Debugging PHP Using the MAMP Error Logs

There’s a very simple technique you can use to debug PHP code in web applications run with MAMP in your development environment: write data to the PHP error log. No fancy debuggers or anything, just plain output to the error log. This is how I do it.

First, open your terminal and run the following commands:
1. cd /Applications/MAMP/logs
2. tail -f php_error.log

This will show the last few messages printed in the error log. By running the tail command with the -f flag, new output written to the error log will automatically be shown in your terminal.

Next, use the error_log function in your code to output the variable you want to inspect. This is pretty simple when you want to print a variable with a scalar data type (boolean, integer, float, or string). For example, consider the following PHP code:

$name = "Tomas";
$age = 34;
$likesDogs = true;
$hasDog = false;
$tau = 6.28;

error_log("name: {$name}");
error_log("age: {$age}");
error_log("likes dogs: {$likesDogs}");
error_log("has dog: {$hasDog}");
error_log("tau: {$tau}");

This code will output the following to the error log:

[17-Nov-2018 06:02:23 America/Panama] name: Tomas
[17-Nov-2018 06:02:23 America/Panama] age: 34
[17-Nov-2018 06:02:23 America/Panama] likes dogs: 1
[17-Nov-2018 06:02:23 America/Panama] has dog:
[17-Nov-2018 06:02:23 America/Panama] tau: 6.28

Note the output for the boolean variables. $likeDogs is set to true, and its value is shown in the error log as 1. However, $hasDog is set to false, and no value is actually written to the error log. This is also the case for variables set to null.

Now, let’s consider a more complex data type such as an associative array:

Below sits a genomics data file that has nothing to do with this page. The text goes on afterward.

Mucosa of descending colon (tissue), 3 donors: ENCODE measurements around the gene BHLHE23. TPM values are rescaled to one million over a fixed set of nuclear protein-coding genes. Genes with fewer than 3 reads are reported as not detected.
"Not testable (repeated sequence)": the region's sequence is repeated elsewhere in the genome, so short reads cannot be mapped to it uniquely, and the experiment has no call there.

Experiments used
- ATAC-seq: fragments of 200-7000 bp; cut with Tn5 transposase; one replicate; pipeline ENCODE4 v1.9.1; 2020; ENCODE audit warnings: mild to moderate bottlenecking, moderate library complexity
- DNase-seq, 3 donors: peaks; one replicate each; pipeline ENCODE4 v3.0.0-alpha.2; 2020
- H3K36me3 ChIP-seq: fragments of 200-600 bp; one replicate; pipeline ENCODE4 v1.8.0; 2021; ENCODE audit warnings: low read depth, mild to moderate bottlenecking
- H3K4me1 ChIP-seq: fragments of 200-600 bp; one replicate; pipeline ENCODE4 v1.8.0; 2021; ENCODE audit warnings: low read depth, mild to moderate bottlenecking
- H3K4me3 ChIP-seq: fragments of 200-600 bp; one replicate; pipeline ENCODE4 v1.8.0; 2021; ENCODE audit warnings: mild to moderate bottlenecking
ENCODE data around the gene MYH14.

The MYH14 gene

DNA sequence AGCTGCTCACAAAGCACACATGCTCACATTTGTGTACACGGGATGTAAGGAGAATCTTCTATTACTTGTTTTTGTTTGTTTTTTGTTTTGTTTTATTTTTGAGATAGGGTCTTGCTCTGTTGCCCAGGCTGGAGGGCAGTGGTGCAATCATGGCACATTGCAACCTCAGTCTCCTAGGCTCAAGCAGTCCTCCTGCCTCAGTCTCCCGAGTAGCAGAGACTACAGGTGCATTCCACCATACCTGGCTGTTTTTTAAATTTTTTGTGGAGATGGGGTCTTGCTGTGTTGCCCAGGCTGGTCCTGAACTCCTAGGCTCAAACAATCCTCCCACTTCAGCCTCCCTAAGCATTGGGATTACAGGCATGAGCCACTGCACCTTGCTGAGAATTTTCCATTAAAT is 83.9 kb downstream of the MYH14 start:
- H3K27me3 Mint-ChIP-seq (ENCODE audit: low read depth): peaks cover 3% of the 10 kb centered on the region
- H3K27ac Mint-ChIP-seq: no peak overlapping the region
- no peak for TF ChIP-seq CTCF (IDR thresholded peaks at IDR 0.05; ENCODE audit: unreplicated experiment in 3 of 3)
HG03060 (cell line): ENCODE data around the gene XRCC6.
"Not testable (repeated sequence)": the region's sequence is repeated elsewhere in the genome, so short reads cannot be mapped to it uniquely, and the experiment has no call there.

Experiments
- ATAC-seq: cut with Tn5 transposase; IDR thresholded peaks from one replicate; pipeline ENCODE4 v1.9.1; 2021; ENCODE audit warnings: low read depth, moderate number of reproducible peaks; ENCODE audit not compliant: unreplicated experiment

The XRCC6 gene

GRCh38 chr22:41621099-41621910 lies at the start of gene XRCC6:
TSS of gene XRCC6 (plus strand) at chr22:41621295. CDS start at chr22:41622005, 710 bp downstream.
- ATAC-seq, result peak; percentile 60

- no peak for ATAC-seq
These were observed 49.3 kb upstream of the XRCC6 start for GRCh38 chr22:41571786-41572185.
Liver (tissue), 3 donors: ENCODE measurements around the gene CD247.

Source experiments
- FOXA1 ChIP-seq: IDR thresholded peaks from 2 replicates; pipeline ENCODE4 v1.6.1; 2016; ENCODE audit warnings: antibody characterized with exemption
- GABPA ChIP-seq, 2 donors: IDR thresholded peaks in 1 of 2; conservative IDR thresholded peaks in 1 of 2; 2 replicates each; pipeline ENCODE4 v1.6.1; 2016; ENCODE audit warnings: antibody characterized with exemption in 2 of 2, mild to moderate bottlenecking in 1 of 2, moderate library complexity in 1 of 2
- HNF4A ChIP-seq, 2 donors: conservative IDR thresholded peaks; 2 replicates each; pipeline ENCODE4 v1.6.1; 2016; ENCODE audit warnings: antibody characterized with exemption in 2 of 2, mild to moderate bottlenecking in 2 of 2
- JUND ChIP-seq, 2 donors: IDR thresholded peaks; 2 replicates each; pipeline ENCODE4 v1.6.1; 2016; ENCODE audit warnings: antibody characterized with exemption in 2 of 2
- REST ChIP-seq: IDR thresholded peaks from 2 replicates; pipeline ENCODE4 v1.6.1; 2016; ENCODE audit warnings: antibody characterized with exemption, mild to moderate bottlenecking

$user = array(
    'name' => 'Tomas',
    'age' => 34,
    'likesDogs' => true,
    'hasDog' => false

You might be tempted to simply use error_log like you did earlier:

error_log("user: {$user}");

However, this will actually write a PHP notice to the error log:

[17-Nov-2018 06:14:40 America/Panama] PHP Notice: Array to string conversion in /Applications/MAMP/htdocs/caveman-debugging-sample/index.php on line 23

Not exactly what you were expecting. To actually see the contents of the $user array, you can use either print_r or var_export. Use error_log with print_r as like this:

error_log("user: " . print_r($user, true));

This will print the following on the error log:

[17-Nov-2018 06:19:51 America/Panama] user: Array
    [name] => Tomas
    [age] => 34
    [likesDogs] => 1
    [hasDog] => 

Or use error_log with var_export like this:

error_log("user: " . var_export($user, true));

which will print the following on the error log:

[17-Nov-2018 06:29:53 America/Panama] user: array (
  'name' => 'Tomas',
  'age' => 34,
  'likesDogs' => true,
  'hasDog' => false,

Note that none of these methods actually print out any data types. To get data types printed, you can use good old var_dump combined with ob_start, ob_get_contents, and ob_end_clean to buffer var_dump’s output and prevent it from going directly to the browser:

$output = ob_get_contents();

error_log("user: {$output}");

This is basically what print_r and var_export do behind the scenes, but the output you get in the error log is slightly different:

[17-Nov-2018 06:43:55 America/Panama] user: array(4) {
  string(5) "Tomas"

And that’s it! Simple caveman-style PHP debugging using the MAMP error logs. No fancy tools with breakpoints or stepping through lines of code, yet still pretty useful.